I try to make small talk with the driver and ask him how to get to Hillbrow. I put up a hand sign with all five fingers. He almost gets a heart attack as he thinks we want to go to Hillbrow but he instead is on his way to Bree. I notice this and quickly tell him, “No no no no no, we’re going to Bree.” He calms down. I sit back and play with my fingers.
The taxi itself was the not one of those fancy, shmancy Quantum’s or Mercedes. It was the skoro-skoro, Toyota HiAce. Looking around, it was rather rundown. On either side of us were holes in the body work which allowed you to see the road. Inviting I tell you. Our seat also kinda needed to be propped up. I didn’t notice this need as the person behind me propped it up for the entire ride.
Oddly, I didn’t feel unsafe riding in this apparent death trap. But that’s the nature of low speed, inner city transport. Overseas, the public transport vehicles are in the same shape as this taxi. I’ve seen it. Sometimes they are worse off. The problem with the South African context is two-fold. The first is that our cities are big. They cover huge areas which are not closely packed in. This means that to get from one urban centre to another, you have to go at speeds in excess of 60kph. Knock someone at that speed and you’re dead. It really is that simple. The other problem is the conflicting driving styles that exist in SA. Inner city taxi’s drive differently to long distance taxis who driving differently from Jozi drivers who drive differently from Durban drivers who drive differently from Free State drivers who drive differently from drivers under the influence of a melody of substances who drive differently from paranoid people who do not want to get stopped by cops. All of these converge on the roads of Jozi. It doesn’t make a pretty sight. Think about it – when was the last time you drove all day and did not see an accident? It’s become so commonplace that you probably can’t recall the last accident you saw. Both these add up to make the South African driving experience rather unique and very scary. It means every vehicle on our road must have a high NCAP rating otherwise we will die in traffic. And although I did feel safe in this taxi, I should count myself lucky that nothing happened on our way to town.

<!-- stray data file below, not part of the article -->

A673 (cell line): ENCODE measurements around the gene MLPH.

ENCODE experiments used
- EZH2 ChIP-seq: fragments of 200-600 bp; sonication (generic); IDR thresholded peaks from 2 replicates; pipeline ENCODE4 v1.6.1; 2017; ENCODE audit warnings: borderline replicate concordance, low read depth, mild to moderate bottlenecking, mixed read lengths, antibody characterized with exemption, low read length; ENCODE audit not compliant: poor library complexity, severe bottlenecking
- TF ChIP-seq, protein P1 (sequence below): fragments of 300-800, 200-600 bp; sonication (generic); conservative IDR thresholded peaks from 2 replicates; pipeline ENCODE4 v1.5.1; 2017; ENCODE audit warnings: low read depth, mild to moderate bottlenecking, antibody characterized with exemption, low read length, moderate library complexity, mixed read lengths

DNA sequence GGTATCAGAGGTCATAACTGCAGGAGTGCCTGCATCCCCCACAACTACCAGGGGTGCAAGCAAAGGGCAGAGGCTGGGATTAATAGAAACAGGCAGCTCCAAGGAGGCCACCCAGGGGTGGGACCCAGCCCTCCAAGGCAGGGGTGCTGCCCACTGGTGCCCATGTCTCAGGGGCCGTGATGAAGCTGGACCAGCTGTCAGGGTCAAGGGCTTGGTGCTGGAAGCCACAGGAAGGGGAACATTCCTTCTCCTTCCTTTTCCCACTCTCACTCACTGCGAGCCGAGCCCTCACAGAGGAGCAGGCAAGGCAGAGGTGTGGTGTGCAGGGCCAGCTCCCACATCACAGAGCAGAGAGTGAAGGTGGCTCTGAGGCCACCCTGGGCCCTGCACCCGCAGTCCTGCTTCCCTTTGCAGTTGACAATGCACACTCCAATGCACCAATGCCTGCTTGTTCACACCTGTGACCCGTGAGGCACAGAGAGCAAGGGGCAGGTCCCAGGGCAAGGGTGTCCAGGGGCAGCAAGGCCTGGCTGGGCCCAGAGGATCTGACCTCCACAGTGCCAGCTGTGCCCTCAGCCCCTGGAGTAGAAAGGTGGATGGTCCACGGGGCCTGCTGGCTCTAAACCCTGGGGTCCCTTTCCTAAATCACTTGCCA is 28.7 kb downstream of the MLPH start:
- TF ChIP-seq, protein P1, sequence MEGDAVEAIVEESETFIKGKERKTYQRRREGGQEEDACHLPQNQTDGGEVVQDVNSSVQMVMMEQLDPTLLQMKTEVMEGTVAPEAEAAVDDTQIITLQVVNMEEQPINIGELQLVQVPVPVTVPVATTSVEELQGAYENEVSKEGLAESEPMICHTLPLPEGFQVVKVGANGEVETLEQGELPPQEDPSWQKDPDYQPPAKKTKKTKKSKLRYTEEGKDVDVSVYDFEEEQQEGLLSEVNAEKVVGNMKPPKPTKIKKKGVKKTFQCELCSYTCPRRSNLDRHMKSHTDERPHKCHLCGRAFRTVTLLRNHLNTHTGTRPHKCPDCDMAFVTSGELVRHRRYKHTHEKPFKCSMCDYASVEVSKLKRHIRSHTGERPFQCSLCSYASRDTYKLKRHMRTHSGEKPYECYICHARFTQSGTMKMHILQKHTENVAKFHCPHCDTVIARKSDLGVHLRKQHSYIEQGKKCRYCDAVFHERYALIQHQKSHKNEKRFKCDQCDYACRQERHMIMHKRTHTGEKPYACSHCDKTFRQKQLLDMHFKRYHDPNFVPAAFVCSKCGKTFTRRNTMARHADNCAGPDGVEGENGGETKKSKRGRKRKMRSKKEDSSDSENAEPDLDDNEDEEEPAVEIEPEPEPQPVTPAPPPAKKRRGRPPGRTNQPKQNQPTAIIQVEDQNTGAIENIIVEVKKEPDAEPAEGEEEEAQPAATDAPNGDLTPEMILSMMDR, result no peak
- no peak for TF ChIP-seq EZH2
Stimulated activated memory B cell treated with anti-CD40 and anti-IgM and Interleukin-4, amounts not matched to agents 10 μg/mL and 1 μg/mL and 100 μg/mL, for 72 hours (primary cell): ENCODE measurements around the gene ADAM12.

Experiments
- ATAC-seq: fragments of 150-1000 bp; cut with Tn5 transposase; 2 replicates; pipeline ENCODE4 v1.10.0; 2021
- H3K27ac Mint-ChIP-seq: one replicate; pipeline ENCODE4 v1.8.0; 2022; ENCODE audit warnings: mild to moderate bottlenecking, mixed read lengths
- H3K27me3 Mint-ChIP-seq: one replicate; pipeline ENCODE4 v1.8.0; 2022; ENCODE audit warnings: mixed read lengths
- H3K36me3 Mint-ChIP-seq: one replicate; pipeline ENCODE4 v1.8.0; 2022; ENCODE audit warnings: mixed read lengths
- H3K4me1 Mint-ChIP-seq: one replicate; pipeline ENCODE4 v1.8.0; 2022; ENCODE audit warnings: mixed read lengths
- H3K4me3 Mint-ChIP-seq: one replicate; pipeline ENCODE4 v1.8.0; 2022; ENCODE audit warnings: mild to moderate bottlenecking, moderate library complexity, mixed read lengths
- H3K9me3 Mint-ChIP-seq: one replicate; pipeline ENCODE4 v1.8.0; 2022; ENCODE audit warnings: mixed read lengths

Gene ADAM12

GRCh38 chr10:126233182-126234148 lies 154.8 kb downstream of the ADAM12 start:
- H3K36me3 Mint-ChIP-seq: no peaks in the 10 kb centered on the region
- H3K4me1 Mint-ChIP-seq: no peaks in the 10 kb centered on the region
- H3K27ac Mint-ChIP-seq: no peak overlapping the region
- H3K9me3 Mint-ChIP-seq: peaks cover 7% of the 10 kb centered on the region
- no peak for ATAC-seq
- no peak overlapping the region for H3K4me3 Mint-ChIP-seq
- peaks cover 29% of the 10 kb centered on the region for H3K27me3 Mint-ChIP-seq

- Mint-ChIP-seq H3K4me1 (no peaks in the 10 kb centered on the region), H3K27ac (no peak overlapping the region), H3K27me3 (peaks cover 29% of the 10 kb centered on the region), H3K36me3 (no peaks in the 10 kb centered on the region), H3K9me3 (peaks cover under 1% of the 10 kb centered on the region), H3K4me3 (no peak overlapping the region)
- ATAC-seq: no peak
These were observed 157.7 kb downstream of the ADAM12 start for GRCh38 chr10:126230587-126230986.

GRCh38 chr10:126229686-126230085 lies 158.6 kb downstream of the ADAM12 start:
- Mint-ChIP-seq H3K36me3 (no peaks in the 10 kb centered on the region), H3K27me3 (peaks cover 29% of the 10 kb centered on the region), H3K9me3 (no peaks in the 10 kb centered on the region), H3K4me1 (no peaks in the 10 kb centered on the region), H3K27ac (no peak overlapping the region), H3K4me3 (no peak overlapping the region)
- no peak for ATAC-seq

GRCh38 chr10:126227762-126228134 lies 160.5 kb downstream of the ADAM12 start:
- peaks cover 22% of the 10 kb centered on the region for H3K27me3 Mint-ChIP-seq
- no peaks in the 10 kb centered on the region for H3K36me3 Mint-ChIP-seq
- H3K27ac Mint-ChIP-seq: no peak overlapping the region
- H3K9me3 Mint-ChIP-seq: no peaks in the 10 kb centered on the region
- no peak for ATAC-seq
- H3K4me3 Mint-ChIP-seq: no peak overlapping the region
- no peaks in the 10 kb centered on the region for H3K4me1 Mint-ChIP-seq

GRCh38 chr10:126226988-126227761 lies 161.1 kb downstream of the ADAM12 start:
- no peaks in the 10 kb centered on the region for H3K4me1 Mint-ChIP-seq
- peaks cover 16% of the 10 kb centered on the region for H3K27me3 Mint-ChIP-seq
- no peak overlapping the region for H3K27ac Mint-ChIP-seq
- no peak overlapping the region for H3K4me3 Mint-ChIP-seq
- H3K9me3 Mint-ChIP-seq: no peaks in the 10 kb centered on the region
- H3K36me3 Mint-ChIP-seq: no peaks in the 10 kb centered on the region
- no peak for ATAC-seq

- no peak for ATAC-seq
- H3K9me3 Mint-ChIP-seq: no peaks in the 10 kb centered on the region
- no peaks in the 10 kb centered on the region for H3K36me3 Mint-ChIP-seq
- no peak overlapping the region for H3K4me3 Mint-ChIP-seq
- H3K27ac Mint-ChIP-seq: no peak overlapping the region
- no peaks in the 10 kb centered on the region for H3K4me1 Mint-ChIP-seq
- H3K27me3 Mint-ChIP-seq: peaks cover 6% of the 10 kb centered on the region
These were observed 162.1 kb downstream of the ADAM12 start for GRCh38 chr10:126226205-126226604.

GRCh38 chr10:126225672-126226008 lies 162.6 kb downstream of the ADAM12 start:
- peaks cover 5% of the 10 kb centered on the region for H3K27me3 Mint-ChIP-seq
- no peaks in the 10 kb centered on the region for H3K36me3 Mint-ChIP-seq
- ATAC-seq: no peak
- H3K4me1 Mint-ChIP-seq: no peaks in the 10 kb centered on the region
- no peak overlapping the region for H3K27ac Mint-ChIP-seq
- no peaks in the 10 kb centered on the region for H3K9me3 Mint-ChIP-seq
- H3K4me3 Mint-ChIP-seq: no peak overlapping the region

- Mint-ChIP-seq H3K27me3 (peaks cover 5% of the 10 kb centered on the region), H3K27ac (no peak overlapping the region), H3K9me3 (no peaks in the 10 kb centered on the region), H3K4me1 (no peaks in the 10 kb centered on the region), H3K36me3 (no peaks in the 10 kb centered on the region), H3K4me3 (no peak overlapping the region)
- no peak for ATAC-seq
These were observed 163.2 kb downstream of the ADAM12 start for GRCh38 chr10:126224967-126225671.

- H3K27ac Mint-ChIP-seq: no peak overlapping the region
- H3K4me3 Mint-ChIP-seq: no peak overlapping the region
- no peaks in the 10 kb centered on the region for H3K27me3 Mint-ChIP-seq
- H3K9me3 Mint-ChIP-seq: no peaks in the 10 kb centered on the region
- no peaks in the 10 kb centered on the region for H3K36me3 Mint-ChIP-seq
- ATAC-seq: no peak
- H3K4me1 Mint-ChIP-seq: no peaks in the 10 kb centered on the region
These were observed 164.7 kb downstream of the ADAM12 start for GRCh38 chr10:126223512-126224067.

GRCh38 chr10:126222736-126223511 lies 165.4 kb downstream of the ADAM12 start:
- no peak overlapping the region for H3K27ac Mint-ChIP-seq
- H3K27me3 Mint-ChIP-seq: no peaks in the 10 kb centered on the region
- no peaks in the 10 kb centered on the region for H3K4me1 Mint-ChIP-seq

This does highlight why taxi recapitalisation is important and that the new taxis on our roads are as safe as can be. We really shouldn’t accept taxis that aren’t in tip top condition. But again, this is such a ridiculously complex issue. There are so many variables and so many arguments. So let’s leave it there…
The ride was quite fantastic. The drive down Jan Smuts is quite beautiful especially in autumn. The leaves wish away as we make them fly as we drive over them. As we drive, a few pass by the window. The cool morning breeze, mist and frost give Jozi this fresh feeling. The Zulu talk radio coming out the speakers oddly adds to this ambience. We get into town from the west and it’s oddly rather empty. We get off at the bottom of Bree. The journey cost us R10 each.
The inner city is quiet on a Saturday morning. But this is just because we’re in the banking and mining district. These white collar jobs are not weekend friendly. Our walk takes us past the infamous Luthuli House – home of the ANC. This is the nerve centre of South Africa. Every major decision in this country is made or passed here. There is a Casspir that is permanently parked outside here. With good reason. You can figure out the symbolism with this image. I don’t take pictures. I’m not going to risk it.
About half a block into town is one of Jozi’s most beautiful buildings – The Johannesburg City Library. Recently renovated, this building is just stunning to look at and to experience. Libraries are always so inviting and so special. The concept of sharing all this knowledge infiltrates and fills the body with this unique feeling. I can’t truly describe it but it is a feeling I only get when inside a library. Used or new books stores never ever give me this feeling. We peruse the aisles for quite a while. Libraries always seem to be underfunded which allows the shelves to be filled with relics of yesteryear that educate you in ways no modern book can. Sometimes it’s a bad thing but from what I saw on these shelves, this may be a good thing. You need to visit this building. Find some time and just go. You won’t be disappointed.
The cool, crisp morning air hits us as we step out the library. The lazy sun lures us towards it as Jozi town stands in front of us. The legislature building stands across the park and to its right is the Guildhall Bar which is one of the oldest in SA. They have great pizza specials. You should try it out while sitting on the balcony. Pizza whilst watching the world go by – that sounds fun. About a block or so away, you hit the mining district and Cramers.